2 May 2014

Iconic Cows & other ramblings

Hello! Ca va? ♥
It seems to me that a lot of french expressions include cows - such as:

Oh ! La vache = my oh my/ Oh my God!
Être une vache à lait = to be easily exploited (a cow easily milked)
Bouffer/Manger de la vache enragée = to live in poverty (eat an enraged cow)
Période de vaches maigres = times of need (a time in which cows are rare)
Une vraie peau de vache = a cow/bitch/mean person (a true cow's hide)
Parler français comme une vache espagnole = to speak gibberish (speak french like a spanish cow) ... seriously???
Le plancher des vaches = solid ground/earth/floor
Pleuvoir comme vache qui pisse = to be pissing down/rain heavily (to rain like a cow...urinating. (¬‿¬)

Grosse vache = fat cow. literally.
Mort aux vaches ! = Death to the cops (Death to Cows - originates in Franco-Prussian war and relates to german cops = the cows)

 Are there any more? - it sure is funny. I know as a matter of fact that through history   
 there have been a lot of farmers in France - as I have been prying at the old actes de naissances et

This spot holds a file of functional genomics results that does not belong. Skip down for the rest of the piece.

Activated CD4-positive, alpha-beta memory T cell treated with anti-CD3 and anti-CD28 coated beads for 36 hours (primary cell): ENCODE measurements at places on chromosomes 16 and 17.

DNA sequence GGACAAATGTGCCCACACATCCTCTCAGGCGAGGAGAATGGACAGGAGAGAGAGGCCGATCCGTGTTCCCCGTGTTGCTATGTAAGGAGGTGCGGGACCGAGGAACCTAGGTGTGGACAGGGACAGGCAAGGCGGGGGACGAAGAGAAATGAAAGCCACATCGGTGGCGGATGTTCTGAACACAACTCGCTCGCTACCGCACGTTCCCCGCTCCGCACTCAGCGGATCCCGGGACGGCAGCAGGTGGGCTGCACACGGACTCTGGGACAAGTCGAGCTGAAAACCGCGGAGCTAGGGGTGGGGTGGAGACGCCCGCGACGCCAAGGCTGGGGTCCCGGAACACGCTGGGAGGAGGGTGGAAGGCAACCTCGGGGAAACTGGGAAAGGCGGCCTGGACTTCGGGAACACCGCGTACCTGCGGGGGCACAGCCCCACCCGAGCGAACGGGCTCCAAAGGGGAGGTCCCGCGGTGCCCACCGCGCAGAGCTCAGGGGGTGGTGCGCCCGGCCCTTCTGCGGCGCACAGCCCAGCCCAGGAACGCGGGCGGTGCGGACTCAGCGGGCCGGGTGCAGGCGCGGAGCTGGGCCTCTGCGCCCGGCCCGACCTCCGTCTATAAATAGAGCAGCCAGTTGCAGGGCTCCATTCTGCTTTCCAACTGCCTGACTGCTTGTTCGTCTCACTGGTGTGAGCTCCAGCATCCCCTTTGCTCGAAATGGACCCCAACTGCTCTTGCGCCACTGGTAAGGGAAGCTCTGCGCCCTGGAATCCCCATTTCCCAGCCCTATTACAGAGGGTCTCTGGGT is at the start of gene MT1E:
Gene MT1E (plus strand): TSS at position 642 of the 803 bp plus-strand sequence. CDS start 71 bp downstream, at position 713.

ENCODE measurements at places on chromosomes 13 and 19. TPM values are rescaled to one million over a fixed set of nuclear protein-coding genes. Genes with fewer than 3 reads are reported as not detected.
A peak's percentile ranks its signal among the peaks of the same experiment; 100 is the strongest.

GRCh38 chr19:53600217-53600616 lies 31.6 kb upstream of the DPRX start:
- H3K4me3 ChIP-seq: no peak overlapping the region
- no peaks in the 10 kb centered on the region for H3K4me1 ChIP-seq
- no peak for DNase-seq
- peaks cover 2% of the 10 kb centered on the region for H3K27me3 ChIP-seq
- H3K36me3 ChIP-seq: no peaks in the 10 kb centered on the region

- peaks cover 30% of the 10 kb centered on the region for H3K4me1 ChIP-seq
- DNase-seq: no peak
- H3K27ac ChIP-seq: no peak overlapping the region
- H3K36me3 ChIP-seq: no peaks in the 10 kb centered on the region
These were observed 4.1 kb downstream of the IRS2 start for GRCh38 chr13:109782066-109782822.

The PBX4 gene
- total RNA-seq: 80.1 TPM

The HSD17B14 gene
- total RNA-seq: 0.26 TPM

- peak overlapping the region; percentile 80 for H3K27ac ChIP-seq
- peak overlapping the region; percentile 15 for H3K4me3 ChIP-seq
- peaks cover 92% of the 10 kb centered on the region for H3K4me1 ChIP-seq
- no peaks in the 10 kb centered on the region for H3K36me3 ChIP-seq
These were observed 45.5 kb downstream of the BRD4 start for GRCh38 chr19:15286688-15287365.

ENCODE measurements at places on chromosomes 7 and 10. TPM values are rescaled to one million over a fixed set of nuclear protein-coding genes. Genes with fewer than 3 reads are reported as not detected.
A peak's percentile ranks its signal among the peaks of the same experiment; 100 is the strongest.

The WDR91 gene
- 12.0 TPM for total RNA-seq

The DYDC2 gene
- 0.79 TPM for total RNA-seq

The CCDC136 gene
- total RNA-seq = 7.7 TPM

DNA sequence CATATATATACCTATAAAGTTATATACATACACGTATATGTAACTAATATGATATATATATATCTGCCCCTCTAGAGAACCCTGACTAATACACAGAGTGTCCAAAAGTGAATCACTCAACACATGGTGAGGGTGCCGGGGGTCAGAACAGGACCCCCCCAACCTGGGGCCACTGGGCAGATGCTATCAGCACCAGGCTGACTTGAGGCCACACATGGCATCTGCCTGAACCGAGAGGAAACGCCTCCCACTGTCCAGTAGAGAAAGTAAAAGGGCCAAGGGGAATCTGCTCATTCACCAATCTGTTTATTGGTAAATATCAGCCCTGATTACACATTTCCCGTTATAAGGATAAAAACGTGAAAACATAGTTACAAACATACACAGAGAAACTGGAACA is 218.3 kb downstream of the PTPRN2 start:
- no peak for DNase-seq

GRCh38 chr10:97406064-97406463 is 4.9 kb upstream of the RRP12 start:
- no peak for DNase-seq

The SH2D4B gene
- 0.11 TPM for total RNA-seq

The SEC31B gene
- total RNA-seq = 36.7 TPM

marriages = birth and marriage certificates in the town hall I am working at ✰ hee hee

 There still is a lot of agriculture going on, with apple orchards, vineyards, lavender fields, dairy farms etc.
 So it is not that surprising. 

 A lot of names seem really weird to me too, I write them down to make my german friends chuckle:

 such as Tinkerbell aka Clochette, the Smurfs aka Les Shtroumpfs (which is the original title by the way)
 and most importantly Bilbo Baggins, who goes by the name of Bilbon Saquet. This is most amusing for 
 people who speak german, as a "Sack" means something...entirely different... \ (•◡•) /  Yay!

I tried to explain to a collegue, Hélène, that there was going to be a new film about Elizabeth Taylor and Richard Burton on telly. She tilted her head slightly and went: "Hein?" (pronounced Hahnnn) which is the equivalent to "What?". I mulled it over and repeated: "Il y aura un film sur Eelisabett Teillorr et Rishart Beurton sur le Télé ce soir." She looked at me and went "Ahhhh!". Is it really that difficult to understand   
the english pronunciation? :-D

The funny thing is - when you travel around Europe, people understand you when you speak english. Well, most of them. But not so in France. It is for this reason that fellow Europeans think of them as arrogant, when they are not. They just don't need it. There are enough francophone countries around the world to get around. And if they do learn a language for working abroad, its mostly spanish. Because the french love Spain. Or german, for finding work. Or even japanese. But english? Nope.


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